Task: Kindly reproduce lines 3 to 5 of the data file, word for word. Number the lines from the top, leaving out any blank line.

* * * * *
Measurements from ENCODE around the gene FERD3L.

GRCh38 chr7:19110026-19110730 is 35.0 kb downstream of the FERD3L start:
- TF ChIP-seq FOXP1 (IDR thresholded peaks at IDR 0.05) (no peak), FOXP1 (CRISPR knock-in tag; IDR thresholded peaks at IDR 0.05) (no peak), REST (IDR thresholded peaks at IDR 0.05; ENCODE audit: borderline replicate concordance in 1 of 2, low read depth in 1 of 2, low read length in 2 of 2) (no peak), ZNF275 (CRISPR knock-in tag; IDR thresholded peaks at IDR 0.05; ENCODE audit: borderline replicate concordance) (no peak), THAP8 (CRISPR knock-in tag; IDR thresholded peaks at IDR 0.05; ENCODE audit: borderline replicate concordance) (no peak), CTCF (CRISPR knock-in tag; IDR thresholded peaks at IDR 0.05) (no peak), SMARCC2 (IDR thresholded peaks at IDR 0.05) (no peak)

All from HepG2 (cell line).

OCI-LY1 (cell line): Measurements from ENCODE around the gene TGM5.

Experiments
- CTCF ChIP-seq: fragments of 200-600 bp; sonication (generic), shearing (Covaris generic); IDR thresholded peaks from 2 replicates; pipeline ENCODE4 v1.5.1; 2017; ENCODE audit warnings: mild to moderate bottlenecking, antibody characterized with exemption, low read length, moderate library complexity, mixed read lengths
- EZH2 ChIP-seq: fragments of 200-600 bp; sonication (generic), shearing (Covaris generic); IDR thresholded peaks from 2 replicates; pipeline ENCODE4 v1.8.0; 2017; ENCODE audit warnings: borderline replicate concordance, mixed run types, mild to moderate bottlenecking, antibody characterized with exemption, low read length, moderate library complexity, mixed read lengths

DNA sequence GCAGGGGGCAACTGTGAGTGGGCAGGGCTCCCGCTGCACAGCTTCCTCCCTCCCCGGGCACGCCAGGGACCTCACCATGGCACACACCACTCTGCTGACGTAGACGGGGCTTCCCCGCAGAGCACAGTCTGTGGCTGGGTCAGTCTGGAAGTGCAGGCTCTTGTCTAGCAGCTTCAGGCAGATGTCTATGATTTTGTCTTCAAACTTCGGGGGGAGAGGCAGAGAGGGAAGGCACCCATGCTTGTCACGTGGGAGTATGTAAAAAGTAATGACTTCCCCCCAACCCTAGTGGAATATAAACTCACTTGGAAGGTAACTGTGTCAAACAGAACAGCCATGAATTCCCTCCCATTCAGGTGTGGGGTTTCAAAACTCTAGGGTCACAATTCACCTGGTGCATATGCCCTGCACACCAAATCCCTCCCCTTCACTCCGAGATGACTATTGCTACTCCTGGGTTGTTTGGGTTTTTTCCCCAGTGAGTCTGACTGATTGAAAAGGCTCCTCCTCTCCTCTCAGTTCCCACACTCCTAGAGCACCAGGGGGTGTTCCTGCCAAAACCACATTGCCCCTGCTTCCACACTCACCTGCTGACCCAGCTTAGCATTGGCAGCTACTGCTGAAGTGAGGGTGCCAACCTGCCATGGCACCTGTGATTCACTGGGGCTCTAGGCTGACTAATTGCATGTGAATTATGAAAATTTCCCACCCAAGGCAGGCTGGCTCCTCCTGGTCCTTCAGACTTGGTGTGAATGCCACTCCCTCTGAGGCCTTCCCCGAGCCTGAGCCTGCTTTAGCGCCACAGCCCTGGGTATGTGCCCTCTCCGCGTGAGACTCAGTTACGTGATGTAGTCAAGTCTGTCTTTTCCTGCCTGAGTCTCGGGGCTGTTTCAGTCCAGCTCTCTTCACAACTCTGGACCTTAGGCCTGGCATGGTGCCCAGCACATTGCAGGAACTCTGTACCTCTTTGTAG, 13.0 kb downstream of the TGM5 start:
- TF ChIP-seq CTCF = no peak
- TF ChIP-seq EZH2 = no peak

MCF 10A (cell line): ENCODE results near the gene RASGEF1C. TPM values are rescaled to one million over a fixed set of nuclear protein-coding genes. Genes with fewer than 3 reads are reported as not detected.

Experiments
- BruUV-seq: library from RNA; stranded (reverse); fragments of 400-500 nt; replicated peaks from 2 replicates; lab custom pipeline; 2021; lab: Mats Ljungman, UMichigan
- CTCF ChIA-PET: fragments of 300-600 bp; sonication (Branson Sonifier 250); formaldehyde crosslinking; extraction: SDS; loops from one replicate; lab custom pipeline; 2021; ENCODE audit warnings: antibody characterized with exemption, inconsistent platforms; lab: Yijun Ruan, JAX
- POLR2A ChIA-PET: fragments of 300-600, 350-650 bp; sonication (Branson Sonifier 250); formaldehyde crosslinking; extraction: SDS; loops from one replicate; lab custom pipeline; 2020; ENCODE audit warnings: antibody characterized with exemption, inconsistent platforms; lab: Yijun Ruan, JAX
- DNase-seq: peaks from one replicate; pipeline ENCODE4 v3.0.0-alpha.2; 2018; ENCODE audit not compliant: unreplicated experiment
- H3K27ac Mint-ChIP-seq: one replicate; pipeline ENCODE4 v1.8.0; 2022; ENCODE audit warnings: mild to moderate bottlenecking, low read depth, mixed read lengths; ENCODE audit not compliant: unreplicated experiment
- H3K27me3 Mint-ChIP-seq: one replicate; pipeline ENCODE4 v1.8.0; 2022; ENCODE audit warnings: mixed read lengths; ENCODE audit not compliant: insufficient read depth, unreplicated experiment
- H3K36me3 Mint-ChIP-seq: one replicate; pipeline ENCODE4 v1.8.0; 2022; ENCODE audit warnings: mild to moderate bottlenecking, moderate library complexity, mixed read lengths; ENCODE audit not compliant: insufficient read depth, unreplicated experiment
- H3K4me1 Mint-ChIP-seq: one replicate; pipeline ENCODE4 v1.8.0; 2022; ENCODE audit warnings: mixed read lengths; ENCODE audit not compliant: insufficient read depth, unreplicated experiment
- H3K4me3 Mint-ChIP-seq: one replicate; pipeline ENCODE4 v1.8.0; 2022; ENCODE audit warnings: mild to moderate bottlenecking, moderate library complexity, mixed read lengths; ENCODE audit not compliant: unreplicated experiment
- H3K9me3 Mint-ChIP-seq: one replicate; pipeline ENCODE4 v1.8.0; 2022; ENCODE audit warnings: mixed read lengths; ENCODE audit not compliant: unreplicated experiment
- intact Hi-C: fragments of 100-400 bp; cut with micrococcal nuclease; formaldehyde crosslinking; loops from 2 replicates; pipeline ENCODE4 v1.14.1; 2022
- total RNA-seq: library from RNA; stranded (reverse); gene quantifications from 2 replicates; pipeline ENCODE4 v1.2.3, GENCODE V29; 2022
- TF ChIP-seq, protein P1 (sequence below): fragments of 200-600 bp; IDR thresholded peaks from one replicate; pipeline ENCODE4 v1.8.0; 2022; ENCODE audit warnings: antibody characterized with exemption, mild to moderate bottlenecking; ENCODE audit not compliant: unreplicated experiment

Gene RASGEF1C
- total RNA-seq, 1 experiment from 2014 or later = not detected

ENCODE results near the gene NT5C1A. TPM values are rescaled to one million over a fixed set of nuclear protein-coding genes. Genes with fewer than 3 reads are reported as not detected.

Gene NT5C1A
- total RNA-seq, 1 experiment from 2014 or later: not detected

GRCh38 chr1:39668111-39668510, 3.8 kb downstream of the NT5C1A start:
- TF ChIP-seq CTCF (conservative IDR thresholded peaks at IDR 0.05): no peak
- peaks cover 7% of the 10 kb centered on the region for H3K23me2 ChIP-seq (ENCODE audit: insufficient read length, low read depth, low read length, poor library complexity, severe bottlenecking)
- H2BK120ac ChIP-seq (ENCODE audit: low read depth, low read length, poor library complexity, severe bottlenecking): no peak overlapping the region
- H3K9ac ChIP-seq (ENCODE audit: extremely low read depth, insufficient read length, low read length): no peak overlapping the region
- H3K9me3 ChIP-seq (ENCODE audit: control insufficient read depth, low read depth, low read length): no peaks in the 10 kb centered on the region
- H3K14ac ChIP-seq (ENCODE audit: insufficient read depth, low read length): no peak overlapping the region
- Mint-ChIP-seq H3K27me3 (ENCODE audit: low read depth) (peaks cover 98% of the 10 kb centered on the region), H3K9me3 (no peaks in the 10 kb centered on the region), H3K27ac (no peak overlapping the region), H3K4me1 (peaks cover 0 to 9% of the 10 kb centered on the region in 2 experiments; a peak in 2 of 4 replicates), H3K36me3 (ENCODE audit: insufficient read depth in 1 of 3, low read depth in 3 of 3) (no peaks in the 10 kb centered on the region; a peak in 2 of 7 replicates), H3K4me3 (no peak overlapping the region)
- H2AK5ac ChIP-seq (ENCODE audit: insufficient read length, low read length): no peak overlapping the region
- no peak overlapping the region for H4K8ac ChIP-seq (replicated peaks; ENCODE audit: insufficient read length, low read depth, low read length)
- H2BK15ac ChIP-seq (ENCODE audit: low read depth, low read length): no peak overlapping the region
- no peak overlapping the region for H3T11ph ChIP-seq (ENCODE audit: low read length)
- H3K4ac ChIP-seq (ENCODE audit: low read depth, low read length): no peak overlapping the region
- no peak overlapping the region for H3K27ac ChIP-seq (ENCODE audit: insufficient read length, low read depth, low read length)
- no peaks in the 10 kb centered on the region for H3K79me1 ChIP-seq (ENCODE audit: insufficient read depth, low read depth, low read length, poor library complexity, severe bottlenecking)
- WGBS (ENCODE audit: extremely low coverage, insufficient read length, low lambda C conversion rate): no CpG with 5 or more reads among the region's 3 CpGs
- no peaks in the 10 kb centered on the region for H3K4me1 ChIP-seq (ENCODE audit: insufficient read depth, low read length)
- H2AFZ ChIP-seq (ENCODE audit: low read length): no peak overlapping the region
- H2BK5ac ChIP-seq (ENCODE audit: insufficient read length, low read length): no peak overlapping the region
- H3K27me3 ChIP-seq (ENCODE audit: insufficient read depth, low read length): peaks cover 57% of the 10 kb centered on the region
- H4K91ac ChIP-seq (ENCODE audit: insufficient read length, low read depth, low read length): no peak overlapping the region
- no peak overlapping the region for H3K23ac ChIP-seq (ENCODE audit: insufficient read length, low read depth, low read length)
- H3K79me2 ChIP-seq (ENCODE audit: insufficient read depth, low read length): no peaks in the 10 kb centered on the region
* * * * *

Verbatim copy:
- TF ChIP-seq FOXP1 (IDR thresholded peaks at IDR 0.05) (no peak), FOXP1 (CRISPR knock-in tag; IDR thresholded peaks at IDR 0.05) (no peak), REST (IDR thresholded peaks at IDR 0.05; ENCODE audit: borderline replicate concordance in 1 of 2, low read depth in 1 of 2, low read length in 2 of 2) (no peak), ZNF275 (CRISPR knock-in tag; IDR thresholded peaks at IDR 0.05; ENCODE audit: borderline replicate concordance) (no peak), THAP8 (CRISPR knock-in tag; IDR thresholded peaks at IDR 0.05; ENCODE audit: borderline replicate concordance) (no peak), CTCF (CRISPR knock-in tag; IDR thresholded peaks at IDR 0.05) (no peak), SMARCC2 (IDR thresholded peaks at IDR 0.05) (no peak)

All from HepG2 (cell line).

OCI-LY1 (cell line): Measurements from ENCODE around the gene TGM5.